Recently I’ve been working on some jackknife and bootstrapping problems. While working on those projects I figured it would be a fun distraction to take the process and estimate pi. I’m sure this problem has been tackled countless times but I have never bothered to try it using a Monte Carlo approach. Here is the code that can be used to estimate pi. The idea is to generate a 2 by 2 box and then draw a circle inside of it. Then start randomly selecting points inside the box. This example uses 10,000 iterations using a sample size of 500. An interesting follow-up exercise would be to change the sample size, mean, and standard deviation to and see what it does to the jackknife variance.

library(bootstrap);

nsims <- 10000;
size <- 500;
alpha <- .05;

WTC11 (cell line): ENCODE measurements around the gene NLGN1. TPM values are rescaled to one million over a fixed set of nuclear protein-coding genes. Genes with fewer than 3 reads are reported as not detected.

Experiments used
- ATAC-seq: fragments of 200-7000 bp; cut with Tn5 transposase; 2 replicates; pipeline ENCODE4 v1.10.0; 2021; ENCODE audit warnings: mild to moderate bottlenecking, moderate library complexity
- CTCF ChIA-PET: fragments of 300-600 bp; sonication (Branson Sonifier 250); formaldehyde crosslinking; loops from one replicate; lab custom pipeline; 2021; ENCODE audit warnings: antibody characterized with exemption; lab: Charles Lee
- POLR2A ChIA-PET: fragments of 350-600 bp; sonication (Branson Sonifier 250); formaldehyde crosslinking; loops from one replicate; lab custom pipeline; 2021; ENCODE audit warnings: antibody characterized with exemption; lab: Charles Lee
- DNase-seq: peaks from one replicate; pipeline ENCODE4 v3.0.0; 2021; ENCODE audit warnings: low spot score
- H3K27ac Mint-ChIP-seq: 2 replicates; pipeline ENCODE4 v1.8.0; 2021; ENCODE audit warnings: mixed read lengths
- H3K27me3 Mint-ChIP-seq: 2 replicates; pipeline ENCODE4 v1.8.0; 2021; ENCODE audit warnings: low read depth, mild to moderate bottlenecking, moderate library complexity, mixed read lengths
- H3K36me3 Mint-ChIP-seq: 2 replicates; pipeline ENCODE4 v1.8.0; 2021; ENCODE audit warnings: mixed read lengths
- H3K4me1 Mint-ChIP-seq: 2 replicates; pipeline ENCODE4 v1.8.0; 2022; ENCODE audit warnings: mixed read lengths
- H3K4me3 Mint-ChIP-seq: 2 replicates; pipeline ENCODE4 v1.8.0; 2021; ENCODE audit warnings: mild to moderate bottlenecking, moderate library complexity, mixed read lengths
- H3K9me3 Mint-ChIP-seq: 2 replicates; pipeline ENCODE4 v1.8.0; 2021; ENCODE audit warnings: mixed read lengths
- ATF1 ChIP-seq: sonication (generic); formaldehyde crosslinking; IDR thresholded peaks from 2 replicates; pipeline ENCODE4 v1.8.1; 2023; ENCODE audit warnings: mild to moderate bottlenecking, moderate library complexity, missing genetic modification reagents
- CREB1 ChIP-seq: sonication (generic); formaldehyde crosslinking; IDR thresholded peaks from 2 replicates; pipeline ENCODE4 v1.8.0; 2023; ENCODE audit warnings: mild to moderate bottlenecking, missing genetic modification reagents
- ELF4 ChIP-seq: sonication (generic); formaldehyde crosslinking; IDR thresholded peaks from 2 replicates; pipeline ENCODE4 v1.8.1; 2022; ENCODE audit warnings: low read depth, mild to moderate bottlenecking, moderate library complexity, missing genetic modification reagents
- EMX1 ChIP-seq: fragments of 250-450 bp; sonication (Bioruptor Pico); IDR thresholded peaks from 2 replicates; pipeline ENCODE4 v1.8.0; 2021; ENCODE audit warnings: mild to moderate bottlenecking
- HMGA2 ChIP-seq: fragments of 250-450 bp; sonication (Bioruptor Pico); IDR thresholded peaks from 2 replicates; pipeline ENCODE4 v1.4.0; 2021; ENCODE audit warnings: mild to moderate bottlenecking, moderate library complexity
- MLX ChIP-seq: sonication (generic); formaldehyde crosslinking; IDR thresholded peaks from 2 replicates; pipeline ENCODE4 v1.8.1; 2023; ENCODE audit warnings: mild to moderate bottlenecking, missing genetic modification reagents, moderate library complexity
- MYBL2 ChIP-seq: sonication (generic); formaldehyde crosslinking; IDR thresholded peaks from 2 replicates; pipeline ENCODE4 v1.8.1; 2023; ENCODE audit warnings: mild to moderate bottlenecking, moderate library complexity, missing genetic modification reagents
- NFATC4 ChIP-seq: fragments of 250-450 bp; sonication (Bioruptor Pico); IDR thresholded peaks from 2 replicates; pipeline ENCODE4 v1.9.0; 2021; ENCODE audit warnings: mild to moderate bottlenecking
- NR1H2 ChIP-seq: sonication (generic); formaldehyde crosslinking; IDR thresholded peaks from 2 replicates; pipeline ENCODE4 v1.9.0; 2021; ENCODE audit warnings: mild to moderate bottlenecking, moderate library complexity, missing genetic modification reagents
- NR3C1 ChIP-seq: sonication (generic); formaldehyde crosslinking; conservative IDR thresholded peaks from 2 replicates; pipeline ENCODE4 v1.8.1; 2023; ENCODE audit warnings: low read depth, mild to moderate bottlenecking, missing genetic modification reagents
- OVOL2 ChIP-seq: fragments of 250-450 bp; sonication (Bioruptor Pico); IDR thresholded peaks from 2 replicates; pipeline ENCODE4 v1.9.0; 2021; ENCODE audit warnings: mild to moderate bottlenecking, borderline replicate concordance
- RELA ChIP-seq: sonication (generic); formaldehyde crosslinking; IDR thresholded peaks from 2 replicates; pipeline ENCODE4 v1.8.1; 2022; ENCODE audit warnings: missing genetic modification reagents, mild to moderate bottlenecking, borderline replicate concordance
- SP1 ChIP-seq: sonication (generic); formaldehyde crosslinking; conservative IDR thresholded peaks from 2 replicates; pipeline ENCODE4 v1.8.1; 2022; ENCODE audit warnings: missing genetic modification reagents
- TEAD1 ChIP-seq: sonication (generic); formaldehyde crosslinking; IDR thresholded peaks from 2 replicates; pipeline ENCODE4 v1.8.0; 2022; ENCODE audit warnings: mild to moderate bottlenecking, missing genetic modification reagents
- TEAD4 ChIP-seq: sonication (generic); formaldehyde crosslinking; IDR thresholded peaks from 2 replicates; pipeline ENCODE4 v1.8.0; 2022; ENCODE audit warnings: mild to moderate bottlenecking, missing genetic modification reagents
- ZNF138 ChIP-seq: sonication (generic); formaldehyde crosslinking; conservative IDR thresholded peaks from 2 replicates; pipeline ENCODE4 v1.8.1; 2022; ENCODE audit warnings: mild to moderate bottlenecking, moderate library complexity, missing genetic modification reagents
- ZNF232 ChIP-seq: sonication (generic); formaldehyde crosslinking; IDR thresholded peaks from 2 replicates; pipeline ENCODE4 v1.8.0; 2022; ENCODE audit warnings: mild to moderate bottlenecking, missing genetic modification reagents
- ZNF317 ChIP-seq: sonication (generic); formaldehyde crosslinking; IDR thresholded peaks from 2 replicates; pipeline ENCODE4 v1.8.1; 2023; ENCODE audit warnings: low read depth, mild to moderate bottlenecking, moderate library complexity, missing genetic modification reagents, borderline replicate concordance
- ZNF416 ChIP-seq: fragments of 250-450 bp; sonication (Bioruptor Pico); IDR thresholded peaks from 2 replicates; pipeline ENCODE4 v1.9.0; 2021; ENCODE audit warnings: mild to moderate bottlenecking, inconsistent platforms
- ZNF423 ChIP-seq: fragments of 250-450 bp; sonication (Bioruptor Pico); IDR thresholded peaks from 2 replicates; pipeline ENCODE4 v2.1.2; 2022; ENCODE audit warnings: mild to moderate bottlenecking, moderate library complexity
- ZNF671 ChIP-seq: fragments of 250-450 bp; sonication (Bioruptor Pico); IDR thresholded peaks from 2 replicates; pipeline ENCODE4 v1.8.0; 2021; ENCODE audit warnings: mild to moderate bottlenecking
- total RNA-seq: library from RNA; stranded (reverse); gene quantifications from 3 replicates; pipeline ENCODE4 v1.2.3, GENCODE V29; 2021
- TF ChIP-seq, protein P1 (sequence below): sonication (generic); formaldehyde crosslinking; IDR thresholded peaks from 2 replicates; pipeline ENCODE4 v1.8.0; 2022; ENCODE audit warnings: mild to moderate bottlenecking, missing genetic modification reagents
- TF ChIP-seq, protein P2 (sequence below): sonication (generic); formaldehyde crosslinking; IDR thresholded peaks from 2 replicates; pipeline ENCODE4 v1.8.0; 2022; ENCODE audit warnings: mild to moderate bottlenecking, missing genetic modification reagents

theta <- function(x){sd(x)}
pi.estimate <- function(nsims,size,alpha){
out <- as.data.frame(NA);
call <- match.call();
pi.sim <- matrix(NA, nrow=nsims);
for(i in 1:nsims){
x <- runif(size,-1,1);
y <- runif(size,-1,1);
radius <- -1;
x.y <- cbind(x,y);
d.origin <- sqrt(x^2+y^2);
x.y.d <- cbind(x.y,d.origin);
est.pi <- 4*length(x.y.d[,3][x.y.d[,3]<1])/
length(x.y.d[,3])
pi.sim[i] <- est.pi;
}
pi.mean <- mean(pi.sim);
jk <- jackknife(c(pi.sim), theta);
jk.me <- jk$jack.se*qnorm(1-alpha/2);
pi.mean <- pi.mean;
pi.se <- jk$jack.se;
jk.me <- jk.me;
pi.me.u <- pi.mean+jk.me;
pi.me.l <- pi.mean-jk.me;
return(list(pi.mean=pi.mean, pi.se=pi.se,pi.me.u=pi.me.u,pi.me.l=pi.me.l, call=call));
}
pi.estimate(nsims,size,alpha);
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Seems like a lot of SLOC — by comparison, look at a recent post http://giventhedata.blogspot.com/2012/09/estimating-pi-with-r-via-mcs-dart-very.html

and even that can be tightened up with some vectorization.